Turkey on Sunday continued a major attack inside northwestern Syria on a Kurdish militia it has called a "terror army" that presents a danger to Turkish security.
One day earlier Turkey sent tanks and armored vehicles lumbering across the border with Syria to add to artillery and aerial invasions already underway against the YPG, which Ankara seeks to drive out of the Afrin region of Syria.
Turkey also announced Saturday that the aerial component of its "Operation Olive Branch" had struck 108 YPG targets, as NPR's Peter Kenyon tells our Newscast unit.
Turkey's incursion may heighten tensions with the United States, with which it has partnered but also quarreled.
The U.S. has repeatedly armed and trained the YPG, which it sees as a vital partner in its fight against ISIS. Ankara, however, sees the YPG as terrorists and too closely allied with another Kurdish militia, the PKK, which has operated inside Turkey for more than three decades. Both the United States and Turkey consider the PKK a terrorist group.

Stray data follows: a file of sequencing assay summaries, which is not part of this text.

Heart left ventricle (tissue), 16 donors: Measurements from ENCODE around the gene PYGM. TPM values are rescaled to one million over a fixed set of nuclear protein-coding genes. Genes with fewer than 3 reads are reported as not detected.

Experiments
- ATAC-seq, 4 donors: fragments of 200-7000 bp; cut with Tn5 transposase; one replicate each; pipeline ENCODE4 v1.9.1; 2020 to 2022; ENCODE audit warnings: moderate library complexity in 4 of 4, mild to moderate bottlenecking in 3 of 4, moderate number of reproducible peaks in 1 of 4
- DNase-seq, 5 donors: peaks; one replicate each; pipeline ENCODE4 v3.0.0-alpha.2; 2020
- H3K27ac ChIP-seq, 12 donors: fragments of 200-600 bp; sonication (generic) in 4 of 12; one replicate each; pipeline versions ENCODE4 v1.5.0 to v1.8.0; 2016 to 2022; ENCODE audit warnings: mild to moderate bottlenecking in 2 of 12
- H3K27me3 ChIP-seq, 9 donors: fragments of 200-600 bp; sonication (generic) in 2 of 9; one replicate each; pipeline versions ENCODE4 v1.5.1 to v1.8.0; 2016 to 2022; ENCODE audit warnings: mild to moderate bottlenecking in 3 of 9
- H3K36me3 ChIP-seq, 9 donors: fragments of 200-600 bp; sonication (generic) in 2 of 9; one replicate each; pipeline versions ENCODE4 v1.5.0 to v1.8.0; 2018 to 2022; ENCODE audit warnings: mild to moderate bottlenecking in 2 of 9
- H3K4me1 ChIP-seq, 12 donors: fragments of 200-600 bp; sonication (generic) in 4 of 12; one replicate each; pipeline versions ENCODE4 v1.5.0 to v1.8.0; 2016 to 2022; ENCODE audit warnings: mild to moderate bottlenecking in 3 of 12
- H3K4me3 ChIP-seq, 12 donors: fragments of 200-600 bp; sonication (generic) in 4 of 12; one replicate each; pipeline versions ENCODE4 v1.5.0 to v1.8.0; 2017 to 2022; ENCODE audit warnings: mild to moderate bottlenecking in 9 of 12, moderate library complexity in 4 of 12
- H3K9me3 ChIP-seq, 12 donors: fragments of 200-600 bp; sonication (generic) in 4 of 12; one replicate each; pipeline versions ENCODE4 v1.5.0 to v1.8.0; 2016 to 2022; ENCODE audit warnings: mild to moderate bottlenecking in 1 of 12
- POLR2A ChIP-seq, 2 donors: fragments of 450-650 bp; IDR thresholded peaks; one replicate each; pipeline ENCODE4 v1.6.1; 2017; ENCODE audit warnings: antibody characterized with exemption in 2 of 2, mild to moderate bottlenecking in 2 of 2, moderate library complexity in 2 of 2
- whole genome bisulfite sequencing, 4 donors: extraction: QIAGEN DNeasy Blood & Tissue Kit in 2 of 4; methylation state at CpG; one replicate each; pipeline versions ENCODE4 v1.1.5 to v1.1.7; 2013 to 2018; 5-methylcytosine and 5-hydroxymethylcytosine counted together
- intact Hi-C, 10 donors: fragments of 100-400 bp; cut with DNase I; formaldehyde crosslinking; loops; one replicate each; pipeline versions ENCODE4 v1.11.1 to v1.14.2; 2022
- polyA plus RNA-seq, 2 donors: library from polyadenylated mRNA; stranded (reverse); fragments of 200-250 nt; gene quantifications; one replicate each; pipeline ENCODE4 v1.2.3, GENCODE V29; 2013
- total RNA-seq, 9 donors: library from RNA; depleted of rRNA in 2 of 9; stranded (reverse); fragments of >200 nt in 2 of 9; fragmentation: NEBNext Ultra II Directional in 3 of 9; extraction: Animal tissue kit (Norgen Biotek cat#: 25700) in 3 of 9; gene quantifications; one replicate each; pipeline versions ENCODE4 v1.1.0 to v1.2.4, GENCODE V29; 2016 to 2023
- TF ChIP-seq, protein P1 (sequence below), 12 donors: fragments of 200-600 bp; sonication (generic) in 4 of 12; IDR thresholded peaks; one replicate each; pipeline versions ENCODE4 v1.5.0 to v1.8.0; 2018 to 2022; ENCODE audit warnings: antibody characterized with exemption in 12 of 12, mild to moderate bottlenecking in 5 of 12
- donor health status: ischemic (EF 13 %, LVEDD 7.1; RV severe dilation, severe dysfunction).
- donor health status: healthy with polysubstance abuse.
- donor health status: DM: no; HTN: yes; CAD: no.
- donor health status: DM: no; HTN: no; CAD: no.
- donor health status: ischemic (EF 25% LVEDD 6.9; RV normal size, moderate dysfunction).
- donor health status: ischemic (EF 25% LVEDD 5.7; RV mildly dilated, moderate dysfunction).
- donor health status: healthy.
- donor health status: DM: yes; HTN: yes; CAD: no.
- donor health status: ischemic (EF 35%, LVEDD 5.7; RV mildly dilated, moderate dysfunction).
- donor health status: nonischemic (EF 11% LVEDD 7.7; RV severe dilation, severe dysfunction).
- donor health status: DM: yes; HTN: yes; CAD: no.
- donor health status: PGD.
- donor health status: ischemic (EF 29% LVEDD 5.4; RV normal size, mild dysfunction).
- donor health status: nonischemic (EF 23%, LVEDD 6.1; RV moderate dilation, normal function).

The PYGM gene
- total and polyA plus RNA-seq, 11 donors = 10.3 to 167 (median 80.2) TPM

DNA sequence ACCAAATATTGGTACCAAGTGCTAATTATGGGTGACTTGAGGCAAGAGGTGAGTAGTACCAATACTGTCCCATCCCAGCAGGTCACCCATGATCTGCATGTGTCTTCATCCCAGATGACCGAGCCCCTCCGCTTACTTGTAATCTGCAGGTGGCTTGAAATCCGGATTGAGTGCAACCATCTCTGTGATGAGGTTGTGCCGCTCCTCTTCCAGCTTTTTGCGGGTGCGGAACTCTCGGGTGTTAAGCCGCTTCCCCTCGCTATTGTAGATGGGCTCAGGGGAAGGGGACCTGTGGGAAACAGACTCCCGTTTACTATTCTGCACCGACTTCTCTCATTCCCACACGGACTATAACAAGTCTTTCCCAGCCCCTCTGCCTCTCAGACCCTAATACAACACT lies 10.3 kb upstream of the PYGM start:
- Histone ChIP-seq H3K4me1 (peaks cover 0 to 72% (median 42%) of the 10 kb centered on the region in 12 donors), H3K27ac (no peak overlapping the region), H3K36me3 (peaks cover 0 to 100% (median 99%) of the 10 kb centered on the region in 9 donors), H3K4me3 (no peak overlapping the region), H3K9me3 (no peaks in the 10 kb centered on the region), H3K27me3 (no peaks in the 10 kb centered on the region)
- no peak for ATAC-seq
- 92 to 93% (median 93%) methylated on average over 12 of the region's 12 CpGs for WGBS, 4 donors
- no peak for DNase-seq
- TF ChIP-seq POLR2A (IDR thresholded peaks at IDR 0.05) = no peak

The Pentagon says it limits its assistance to the YPG to regions where ISIS is nearby. A U.S. general says he hopes Turkey's operation comes to a swift conclusion and that Ankara returns its focus to turning back ISIS, according to NPR's Kenyon.